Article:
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Re: The fsync issue

On Sat, 2010-11-27 at 01:41:19 -0600, Jonathan Nieder wrote:
> Guillem Jover wrote:
> > Unfortunately that patch does not seem much appealing, it's Linux only,
> > not even in mainline, and it would need for dpkg to track on which file
> > system each file is located and issue such ioctl once per file system.
> >
> > I'd rather not complicate the dpkg source code even more for something
> > that seems to me to be a bug or missfeature in the file system. More so
> > when there's a clear fix (nodelalloc) that solves both the performance
> > and data safety issues in general.
> I don't really understand this point of view: isn't the fsync storm
> going to cause seeky I/O on just about all file systems?

Well sure it might, but then some seem to be able to cope just fine, even
ext4 with nodelalloc. Also seeks might stop being that relevant (in the
mid/long term) once SSD becomes more widespread.

> So the POSIX primitives are not rich enough to express what we want to
> happen.  Delayed allocation is pretty much essential for the use case
> ubifs targets, so it doesn't make much sense to me to pretend it
> doesn't exist.

As long as delayed allocation is a synonym for zero-length files, then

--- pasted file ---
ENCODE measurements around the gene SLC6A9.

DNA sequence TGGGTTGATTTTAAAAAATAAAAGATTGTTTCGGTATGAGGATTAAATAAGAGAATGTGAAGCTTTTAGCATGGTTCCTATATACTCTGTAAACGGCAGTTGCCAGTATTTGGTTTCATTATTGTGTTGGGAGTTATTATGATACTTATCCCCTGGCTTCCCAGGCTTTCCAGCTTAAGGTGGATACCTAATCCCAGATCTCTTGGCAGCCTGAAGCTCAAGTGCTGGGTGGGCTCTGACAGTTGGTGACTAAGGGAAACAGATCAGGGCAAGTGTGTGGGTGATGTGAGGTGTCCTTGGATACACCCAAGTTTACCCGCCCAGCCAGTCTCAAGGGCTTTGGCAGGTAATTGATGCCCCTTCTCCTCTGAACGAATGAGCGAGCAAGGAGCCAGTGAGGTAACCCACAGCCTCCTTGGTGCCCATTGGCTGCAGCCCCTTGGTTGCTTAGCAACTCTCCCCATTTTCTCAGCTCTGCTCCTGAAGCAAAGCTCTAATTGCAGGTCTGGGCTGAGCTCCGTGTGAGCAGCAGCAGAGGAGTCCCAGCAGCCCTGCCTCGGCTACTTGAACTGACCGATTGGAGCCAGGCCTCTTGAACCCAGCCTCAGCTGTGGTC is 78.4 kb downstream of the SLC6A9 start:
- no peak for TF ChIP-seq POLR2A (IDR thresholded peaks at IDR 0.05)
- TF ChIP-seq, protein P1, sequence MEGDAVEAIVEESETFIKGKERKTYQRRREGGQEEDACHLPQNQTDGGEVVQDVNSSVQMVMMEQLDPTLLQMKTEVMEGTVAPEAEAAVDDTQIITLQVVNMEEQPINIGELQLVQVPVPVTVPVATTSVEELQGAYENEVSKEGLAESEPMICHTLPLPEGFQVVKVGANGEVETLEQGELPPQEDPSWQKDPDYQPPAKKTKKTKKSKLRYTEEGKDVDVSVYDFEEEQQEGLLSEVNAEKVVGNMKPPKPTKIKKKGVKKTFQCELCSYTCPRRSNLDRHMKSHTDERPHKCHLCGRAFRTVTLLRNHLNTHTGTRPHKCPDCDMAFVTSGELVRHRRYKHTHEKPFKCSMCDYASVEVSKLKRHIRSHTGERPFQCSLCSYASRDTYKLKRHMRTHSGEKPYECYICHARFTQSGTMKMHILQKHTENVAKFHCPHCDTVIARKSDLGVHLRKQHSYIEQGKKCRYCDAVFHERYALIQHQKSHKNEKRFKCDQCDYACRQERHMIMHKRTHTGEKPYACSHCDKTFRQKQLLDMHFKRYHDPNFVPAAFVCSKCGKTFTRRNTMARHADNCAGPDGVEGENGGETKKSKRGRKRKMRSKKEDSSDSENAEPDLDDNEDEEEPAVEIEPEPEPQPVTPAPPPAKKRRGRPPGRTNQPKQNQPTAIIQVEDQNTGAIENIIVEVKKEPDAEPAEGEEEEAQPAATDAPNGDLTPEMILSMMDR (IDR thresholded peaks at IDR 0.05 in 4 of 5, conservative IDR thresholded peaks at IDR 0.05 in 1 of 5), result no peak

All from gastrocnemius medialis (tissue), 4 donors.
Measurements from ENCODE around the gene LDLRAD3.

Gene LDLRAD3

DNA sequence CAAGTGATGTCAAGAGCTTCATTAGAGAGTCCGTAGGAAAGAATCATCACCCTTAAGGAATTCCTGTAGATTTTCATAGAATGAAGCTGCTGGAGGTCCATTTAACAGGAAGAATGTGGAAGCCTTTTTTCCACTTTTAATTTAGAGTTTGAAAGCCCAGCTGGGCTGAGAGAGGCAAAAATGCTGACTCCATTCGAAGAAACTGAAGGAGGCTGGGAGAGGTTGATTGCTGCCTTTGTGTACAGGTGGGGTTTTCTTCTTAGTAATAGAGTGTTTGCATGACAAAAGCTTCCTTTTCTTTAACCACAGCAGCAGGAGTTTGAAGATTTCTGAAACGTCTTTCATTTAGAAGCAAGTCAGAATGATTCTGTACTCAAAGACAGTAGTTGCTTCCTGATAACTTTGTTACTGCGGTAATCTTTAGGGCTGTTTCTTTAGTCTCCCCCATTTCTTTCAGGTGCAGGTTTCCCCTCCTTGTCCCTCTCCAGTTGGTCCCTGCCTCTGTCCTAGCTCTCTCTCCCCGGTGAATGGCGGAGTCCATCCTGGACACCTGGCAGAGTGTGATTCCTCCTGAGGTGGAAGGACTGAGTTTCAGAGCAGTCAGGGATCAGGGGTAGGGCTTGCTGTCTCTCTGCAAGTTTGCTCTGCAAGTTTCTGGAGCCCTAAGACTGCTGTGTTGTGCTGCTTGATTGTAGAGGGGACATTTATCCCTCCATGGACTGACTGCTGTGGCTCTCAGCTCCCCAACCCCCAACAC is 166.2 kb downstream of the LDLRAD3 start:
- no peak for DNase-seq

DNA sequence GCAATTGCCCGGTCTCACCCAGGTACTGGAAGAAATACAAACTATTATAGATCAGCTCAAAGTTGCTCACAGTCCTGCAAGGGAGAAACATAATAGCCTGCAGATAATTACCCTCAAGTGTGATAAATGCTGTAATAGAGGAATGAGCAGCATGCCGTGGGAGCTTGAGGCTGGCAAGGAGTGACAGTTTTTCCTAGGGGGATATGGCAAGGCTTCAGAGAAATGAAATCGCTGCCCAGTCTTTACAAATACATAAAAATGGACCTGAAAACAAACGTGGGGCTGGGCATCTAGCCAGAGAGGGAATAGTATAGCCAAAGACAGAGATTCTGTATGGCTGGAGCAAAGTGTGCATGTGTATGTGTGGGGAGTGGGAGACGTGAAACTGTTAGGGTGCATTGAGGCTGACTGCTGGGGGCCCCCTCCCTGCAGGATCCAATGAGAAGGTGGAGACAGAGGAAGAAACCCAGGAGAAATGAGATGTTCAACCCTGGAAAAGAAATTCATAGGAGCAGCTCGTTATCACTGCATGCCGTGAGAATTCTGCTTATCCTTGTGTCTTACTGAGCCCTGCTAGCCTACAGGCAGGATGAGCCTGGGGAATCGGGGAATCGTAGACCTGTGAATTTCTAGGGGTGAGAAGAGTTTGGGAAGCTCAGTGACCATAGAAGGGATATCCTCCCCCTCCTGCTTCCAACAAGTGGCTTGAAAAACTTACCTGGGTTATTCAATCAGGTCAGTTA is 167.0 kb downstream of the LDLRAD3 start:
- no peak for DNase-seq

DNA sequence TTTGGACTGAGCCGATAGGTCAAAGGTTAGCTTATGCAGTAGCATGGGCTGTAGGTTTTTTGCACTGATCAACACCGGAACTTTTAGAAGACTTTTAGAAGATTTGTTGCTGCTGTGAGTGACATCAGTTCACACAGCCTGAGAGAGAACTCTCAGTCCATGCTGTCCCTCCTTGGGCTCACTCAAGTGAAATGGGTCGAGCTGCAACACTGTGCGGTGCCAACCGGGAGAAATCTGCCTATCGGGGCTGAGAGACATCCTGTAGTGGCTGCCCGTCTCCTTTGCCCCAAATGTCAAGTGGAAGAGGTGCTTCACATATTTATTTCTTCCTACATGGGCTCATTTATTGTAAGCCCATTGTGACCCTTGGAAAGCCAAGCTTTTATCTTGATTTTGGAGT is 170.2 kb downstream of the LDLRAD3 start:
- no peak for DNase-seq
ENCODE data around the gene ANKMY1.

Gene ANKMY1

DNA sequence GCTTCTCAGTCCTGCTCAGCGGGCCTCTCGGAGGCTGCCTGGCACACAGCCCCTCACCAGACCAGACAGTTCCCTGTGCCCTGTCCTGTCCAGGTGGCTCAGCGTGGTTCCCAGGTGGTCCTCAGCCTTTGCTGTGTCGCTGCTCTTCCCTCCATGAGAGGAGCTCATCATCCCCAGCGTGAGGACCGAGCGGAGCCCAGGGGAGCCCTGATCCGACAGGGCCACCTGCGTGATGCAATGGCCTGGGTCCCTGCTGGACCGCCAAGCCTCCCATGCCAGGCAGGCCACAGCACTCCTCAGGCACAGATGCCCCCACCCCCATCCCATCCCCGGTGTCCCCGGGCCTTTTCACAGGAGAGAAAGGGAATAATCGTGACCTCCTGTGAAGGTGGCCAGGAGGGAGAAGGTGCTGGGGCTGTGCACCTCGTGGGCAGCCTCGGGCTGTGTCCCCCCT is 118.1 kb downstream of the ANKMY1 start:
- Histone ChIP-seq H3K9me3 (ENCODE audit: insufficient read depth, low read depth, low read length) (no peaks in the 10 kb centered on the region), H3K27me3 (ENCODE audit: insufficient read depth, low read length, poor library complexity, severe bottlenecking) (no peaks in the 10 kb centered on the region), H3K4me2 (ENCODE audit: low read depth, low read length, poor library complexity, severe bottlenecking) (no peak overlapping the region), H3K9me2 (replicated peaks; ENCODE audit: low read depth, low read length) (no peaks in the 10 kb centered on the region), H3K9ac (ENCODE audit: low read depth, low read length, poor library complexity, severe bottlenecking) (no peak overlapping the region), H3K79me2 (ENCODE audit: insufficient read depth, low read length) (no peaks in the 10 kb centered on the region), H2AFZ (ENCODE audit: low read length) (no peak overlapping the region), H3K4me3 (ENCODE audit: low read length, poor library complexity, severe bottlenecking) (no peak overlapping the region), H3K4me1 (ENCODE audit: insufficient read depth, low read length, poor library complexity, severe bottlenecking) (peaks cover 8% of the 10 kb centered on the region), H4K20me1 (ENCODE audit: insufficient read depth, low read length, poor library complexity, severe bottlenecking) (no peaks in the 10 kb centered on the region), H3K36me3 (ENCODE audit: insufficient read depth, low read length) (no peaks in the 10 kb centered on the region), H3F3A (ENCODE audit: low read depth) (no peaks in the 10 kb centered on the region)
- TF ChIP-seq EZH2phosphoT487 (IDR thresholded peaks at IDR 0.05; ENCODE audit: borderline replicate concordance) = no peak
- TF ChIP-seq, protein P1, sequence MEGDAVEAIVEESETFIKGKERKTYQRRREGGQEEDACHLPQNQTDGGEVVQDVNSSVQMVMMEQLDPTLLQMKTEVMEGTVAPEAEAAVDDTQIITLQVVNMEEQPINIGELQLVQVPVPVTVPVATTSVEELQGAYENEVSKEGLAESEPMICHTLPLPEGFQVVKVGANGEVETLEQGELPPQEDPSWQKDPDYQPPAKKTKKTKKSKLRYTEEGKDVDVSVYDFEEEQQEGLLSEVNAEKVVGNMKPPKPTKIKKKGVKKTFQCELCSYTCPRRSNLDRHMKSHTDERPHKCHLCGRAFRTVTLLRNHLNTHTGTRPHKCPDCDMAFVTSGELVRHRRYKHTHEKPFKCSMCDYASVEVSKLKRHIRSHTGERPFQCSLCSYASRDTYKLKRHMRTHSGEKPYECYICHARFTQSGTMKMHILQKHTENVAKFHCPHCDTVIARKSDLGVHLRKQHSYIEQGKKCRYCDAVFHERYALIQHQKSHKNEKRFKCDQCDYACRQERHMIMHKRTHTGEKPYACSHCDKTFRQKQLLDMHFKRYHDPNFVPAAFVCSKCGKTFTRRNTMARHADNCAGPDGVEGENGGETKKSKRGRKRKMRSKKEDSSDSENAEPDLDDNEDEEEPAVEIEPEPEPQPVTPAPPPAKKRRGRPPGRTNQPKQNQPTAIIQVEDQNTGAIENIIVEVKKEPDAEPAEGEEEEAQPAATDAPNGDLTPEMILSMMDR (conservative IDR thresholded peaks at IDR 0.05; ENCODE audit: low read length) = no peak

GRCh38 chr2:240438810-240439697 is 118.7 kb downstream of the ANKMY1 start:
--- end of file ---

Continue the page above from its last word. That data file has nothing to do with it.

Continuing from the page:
I personally consider it a misfeature. This is data loss we are talking
about, and while data coming from packages is easily recoverable
although cumbersome, user data might not. We got fsck, journals and
similar to recover from system crashes, and now we get zero-length
files in the name of performance, it seems clear to me that's a

Anyway my thinking process goes a bit like this: There's currently a
handful of programs doing the complete write+fsync+rename dance, with
the file systems which need it penalize heavily. If more programs start
to get "fixed" to do the fsyncs then the situation overall will just
worsen. And then at that point I think it's completely unreasonable
to expect every userland program to add such complexity and unportable
hack over hack to workaround the file system problems.

For non-technical users, data safety should be way more important than
performance, having to recover a hosed system might mean they'd just
reinstall it. For technical users I see the options as follows: help
fix the file system to perform reasonably with fsync() or not lose
data w/o fsync(), use another file system, use other better mount
options, use dpkg --force-unsafe-io and cope with data loss.

But then I think I've said most of this elsewhere already.

> I'll look into a (Linux-specific, obviously) patch to add a function
> that takes an array of paths and performs the relevant syncs of
> filesystems where that ioctl exists tomorrow.  I would rather see a
> system call that just takes an array of paths, since I imagine
> filesystems like btrfs could do something good with that, but since
> there are no VFS primitives for it I can see why that wasn't proposed.

Tracking fds is going to be easier, at that point dpkg already has
the stat information, so it could queue an fd per unique st_dev for


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